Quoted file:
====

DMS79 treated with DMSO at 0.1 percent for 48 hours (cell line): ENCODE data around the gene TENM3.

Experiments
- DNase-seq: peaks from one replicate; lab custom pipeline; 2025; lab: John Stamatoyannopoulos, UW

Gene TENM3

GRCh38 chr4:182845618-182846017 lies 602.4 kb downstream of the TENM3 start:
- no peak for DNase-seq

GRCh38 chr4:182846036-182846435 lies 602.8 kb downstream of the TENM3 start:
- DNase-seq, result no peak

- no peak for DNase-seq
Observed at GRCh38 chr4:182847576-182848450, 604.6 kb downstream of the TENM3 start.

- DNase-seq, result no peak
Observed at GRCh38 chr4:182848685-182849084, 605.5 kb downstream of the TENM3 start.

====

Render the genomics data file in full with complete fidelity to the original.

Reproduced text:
DMS79 treated with DMSO at 0.1 percent for 48 hours (cell line): ENCODE data around the gene TENM3.

Experiments
- DNase-seq: peaks from one replicate; lab custom pipeline; 2025; lab: John Stamatoyannopoulos, UW

Gene TENM3

GRCh38 chr4:182845618-182846017 lies 602.4 kb downstream of the TENM3 start:
- no peak for DNase-seq

GRCh38 chr4:182846036-182846435 lies 602.8 kb downstream of the TENM3 start:
- DNase-seq, result no peak

- no peak for DNase-seq
Observed at GRCh38 chr4:182847576-182848450, 604.6 kb downstream of the TENM3 start.

- DNase-seq, result no peak
Observed at GRCh38 chr4:182848685-182849084, 605.5 kb downstream of the TENM3 start.